In spite of the fact that there are common complaints regarding the fact that there is a lack of money available for start-up companies, there are sources of capital on offer. The only issue is that not all sources are suitable for every type of business. More precisely, the choice will depend largely on the industry or even the region your business is. There are two main types of capital: equity and debt. They are completely unlike and since they have different effects on your business you should consult with chartered accountants, namely professionals in the field of finance and finance. If you want to find out if debt finance is the right type of funding for your business needs, read this article.
According to the Bank of England, small firms are financed through internal finance, but the fact is that about 39% of them seek external funding. The vast majority of small businesses are funded by a bank loan, which is the most typical form of debt financing. As a general rule, the debt is secured against an asset, which means that if your business is in the impossibility of repaying the loan, the lender has the right to claim the asset. The asset can be represented by either a house, other premises or even the equipment of the company. Once the loan is secured, the cost will be significantly less than other types of borrowing, which are also risky.
Debt is usually thought of as a scandalous word, but the truth is that debt can actually optimise your company’s capital structure. But why would you want to increase the company’s debt load in the first place? If you have a clean balance sheet, leveraging the assets could be the only solution to unlocking cash that you can use to pay the shareholders through dividends. Nonetheless, too much debt increases your financial risk because you are locked into a payment schedule and this will leave your company unable to meets its obligations.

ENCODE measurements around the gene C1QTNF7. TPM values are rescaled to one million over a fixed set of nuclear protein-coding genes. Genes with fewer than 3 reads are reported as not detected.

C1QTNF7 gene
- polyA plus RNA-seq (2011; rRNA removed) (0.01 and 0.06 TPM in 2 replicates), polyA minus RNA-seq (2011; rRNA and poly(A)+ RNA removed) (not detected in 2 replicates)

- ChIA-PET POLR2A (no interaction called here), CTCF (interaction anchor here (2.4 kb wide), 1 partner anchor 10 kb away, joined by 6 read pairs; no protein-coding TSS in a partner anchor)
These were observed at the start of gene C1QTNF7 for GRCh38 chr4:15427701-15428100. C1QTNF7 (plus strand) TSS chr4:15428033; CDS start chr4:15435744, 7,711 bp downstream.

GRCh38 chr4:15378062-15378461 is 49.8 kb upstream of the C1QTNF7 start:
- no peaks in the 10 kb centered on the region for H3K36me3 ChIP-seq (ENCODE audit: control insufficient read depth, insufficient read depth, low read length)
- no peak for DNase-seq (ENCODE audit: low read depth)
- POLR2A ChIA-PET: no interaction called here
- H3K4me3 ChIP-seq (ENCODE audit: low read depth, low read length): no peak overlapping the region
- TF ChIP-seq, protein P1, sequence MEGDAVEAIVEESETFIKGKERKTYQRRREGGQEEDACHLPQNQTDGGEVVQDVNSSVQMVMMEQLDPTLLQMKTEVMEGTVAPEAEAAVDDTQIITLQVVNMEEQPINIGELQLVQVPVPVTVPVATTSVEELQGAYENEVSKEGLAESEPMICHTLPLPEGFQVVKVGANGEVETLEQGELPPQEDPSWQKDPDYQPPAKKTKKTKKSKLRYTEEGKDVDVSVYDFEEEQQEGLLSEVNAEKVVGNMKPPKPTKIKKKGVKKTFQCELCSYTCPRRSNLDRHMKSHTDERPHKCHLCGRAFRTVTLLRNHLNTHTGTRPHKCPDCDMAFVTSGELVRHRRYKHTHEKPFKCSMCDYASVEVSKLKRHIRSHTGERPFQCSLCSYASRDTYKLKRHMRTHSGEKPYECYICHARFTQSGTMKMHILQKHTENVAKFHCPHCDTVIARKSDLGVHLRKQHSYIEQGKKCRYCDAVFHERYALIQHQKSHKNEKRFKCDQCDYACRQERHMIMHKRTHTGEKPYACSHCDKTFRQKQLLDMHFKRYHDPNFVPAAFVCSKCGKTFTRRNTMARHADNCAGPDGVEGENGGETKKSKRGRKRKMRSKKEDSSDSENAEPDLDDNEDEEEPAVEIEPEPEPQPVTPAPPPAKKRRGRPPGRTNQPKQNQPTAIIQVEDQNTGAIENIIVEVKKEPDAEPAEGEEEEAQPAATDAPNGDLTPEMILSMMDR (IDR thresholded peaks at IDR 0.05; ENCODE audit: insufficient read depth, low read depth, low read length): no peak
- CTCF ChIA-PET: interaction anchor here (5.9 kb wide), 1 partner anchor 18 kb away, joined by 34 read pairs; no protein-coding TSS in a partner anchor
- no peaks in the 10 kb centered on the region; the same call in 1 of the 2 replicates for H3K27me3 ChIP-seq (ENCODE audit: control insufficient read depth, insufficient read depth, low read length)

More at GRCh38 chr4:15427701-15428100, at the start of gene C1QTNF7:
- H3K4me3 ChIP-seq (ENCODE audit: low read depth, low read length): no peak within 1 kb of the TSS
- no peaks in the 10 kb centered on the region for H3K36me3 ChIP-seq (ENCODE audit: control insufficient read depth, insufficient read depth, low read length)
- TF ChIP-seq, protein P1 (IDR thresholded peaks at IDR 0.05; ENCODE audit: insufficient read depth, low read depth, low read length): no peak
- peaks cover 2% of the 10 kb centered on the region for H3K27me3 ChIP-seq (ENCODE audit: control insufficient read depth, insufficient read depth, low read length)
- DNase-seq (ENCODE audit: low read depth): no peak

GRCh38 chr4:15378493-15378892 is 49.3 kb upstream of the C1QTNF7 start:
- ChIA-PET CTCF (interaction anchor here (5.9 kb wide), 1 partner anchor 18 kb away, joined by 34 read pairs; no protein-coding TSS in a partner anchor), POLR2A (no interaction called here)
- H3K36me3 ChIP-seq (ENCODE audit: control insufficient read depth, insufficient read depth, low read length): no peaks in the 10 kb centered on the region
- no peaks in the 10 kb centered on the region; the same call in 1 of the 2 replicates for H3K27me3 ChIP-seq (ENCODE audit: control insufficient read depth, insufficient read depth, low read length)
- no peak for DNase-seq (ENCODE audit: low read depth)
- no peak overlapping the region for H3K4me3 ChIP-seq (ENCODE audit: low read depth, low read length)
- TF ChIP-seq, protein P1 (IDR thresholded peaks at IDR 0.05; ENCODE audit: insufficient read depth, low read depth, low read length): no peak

A strong balance sheet is important for any shareholder owing to the fact that it reflects the strength of the company. Your company’s capitalisation gives an account of the company’s long-term or permanent capital, meaning the combination of debt and equity. If the debt/equity ratio is high, then your business has borrowed a lot of money based on small based of investments. This basically means that the lenders are more exposed to problems than the investors are. In this situation, equilibrium is established based on market performance and forces. The fact is that the more you have invested in the business, the easier it will be to attract debt financing. On the other hand, if your company has a high proportion of debt to equity, you should increase your ownership capital.
If you have the opportunity to introduce debt into the capital structure, you should not do this in order to reduce the average cost of capital. It is obvious that the debt that your company can handle is a subjective matter taking into consideration that you have to consider certain aspects, such as the tangible assets that will be used to support the debt, your ability to service the debt with cash flow and, last but not least, qualitative factors.
In order to debt load the capital structure, it is necessary to take into account the overall cash flow capabilities of your company and your ability to service debt. Overall, a conscientious use of debt is usually the best alternative to monetisation. You should not try selling your business before even trying to create optimal capital structure. The answer to your problem lies in determining where the benefits of the debt on the balance sheet outweigh the financial risks.